3. Start a home garden or join a community garden
Short of living on a farm, a personal garden or community garden is the closest you can get to local food. That’s the definition of local. Even though it’s not the high growing season yet, now is a good time to start planning your home garden (considering what you’ll plant, where you’ll get your seeds and supplies, how you’ll make time to tend your garden, etc.) or to research and join a community garden. I wrote about my experience with a tiny garden (and I don’t event have a yard) last year, so truly, anyone can do it. If this is your first time gardening, start small and easy with some herbs or tomatoes. Ask your friends, neighbors and family members who are good at gardening to give you some tips. Joining a community garden is another good way to learn from (and meet) your neighbors.
4. Be your own local food producer
To answer “Yes” to the question If you wanted to eat only locally-produced food for a month, could you? we can’t just focus on growing local food. We also need to make sure that there are local options for processing, cooking, baking, and preserving our food. Supporting local bakeries, butchers, and coffee roasters is a good way to do that. Another way is learning to do those things yourself.
Whether it’s simply teaching yourself basic cooking skills (and using a friend, YouTube video or class to help you) or developing more advanced skills like bread baking, canning, cheese making, etc., taking food production into your own hands can save your family money and ensure that, when times are tough (or when global food prices are high), you have options.
I spent my Sundays in 2016 honing my bread baking skills and trying out different bread recipes. Producing delicious loafs for my family’s weekly lunches and dinners (and sometimes the lucky neighbor) cost me nothing more than the occasional bag of flour and packet of yeast (and now that I’ve graduated to sourdoughs, I don’t even need store-bought yeast). By no means do you need to spend your weekends baking bread in order to learn basic food production skills, but that’s how it manifested for me. And now I have a skill I’ll carry with me for the rest of my life.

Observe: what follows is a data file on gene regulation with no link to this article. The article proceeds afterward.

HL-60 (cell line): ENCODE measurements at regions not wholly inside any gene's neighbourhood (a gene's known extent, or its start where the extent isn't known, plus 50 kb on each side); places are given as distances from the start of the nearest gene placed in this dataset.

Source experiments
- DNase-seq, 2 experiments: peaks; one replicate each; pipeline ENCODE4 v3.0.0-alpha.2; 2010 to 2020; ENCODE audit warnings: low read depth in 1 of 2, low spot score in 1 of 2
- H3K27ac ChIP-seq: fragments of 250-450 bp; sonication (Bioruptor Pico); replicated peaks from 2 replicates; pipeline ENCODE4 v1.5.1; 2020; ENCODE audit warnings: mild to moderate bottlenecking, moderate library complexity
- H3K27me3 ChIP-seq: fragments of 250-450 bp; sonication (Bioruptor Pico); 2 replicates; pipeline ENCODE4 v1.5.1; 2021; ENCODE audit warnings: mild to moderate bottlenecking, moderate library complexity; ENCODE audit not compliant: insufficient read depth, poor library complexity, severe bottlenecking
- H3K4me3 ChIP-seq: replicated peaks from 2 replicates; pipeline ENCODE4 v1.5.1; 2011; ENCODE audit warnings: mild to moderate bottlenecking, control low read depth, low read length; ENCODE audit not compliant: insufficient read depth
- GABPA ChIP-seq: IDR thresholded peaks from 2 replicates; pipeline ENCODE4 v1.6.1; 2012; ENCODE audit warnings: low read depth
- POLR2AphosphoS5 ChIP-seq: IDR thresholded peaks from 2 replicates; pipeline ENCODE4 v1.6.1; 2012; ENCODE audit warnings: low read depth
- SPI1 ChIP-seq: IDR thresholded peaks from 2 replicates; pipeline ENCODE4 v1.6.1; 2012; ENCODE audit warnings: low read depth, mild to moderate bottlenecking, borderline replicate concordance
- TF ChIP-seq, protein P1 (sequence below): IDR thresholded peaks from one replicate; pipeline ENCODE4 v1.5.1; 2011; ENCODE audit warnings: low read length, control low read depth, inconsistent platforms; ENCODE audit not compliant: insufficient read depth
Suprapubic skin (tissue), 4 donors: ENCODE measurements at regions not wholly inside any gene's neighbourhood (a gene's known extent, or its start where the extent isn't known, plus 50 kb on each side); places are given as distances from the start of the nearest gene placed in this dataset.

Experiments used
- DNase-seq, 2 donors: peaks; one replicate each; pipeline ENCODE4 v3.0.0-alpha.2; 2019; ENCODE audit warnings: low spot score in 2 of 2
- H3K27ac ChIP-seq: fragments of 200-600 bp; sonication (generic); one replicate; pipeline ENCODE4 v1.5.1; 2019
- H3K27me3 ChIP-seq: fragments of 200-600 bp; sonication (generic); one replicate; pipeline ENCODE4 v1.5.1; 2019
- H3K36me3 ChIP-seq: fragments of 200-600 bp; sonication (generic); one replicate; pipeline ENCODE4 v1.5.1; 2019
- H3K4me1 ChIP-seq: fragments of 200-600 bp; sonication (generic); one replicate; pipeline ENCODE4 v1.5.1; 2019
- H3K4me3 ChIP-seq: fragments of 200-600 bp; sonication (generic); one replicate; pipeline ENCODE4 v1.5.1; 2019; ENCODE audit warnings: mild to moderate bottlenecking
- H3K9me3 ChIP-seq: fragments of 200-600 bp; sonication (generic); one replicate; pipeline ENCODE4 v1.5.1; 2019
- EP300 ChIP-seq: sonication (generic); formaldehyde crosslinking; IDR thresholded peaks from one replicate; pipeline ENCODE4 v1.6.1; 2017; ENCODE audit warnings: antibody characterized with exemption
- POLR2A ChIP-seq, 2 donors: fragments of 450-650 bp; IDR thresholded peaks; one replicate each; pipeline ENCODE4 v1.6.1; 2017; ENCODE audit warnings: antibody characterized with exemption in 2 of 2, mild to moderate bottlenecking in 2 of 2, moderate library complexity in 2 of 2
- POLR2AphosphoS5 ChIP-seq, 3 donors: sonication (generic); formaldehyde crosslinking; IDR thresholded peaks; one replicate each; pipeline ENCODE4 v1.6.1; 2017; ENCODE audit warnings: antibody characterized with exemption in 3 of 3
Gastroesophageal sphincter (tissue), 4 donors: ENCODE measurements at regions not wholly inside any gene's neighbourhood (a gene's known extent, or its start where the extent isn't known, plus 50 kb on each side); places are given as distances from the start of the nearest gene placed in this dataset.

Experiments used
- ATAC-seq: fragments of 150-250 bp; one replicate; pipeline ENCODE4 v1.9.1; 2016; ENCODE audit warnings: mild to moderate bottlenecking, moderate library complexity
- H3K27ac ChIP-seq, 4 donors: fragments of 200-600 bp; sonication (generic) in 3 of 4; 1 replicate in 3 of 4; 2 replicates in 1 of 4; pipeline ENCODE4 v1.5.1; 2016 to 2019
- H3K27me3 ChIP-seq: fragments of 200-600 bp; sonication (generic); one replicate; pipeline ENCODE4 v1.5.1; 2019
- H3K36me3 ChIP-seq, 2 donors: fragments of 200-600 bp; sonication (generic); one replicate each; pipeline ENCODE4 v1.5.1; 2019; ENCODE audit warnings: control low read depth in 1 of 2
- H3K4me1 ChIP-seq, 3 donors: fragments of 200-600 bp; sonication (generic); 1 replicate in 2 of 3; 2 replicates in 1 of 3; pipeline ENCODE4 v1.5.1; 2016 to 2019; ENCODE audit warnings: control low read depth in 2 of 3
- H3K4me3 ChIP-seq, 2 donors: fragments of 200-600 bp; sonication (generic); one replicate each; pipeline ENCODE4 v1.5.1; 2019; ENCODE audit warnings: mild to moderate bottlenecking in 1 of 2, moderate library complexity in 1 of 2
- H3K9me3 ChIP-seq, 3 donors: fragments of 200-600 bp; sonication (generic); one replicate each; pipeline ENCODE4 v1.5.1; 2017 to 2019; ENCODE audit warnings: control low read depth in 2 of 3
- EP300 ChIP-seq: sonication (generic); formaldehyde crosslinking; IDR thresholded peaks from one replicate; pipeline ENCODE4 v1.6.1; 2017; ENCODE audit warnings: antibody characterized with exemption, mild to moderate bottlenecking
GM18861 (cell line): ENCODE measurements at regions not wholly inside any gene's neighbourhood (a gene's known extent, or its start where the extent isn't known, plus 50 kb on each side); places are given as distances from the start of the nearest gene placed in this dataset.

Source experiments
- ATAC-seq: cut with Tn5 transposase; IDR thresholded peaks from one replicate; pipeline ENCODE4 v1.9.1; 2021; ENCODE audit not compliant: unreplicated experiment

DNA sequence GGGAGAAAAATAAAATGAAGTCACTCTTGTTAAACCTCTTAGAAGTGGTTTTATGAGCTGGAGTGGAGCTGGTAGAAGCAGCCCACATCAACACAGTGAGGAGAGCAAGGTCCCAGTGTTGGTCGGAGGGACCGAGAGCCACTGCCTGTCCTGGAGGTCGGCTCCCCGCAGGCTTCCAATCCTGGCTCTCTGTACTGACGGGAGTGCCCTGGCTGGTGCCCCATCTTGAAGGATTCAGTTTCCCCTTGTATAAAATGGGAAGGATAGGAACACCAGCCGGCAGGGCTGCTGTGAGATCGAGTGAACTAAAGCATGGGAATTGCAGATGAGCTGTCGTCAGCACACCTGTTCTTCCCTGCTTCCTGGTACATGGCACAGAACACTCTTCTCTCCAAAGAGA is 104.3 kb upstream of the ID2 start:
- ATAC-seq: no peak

5. Shop at a farmers market
According to the USDA, there are more than 8,600 farmers markets currently operating in the United States. That means you have no excuse for not visiting one. Farmers markets usually operate on a weekly basis during the summer and fall months, or more often if you’re lucky to live in a temperate climate or a big city. Farmers markets are an easy and cheap way to get to know local food and purchase whatever looks tasty. They’re also a way to meet farmers and other local producers (candle makers, jam canners, etc.). While a CSA requires a time and financial commitment, a farmers market is a simpler opportunity to get yourself eating food from nearby farms.
Local food options are a key component of a strong town because, quite simply, we all need food to survive. If you rely heavily on food shipped in from other states and other countries, you are at the whims of those production cycles and costs. In order to be truly strong, your town needs multiple reliable sources of local food. You can help your town get stronger by trying out one of the five methods above.
Article by Rachel Quednau originally published on Strongtowns.org at https://www.strongtowns.org/journal/2017/2/6/5-ways-to-support-local-food
Rachel Quednau serves as Communications Director for Strong Towns and has been a regular contributor and podcast host for Strong Towns since 2015. Rachel is a Midwesterner currently living in Milwaukee, WI. Previously, she worked for several organizations fighting to end homelessness at the federal and local levels. She draws from her experiences living in New York City, Washington, DC, Walla Walla, WA and Minneapolis, MN to help her build better places wherever she is. You can find her musings on Twitter @rquednau. One of her favorite ways to get to know a new city is by going for a run in it.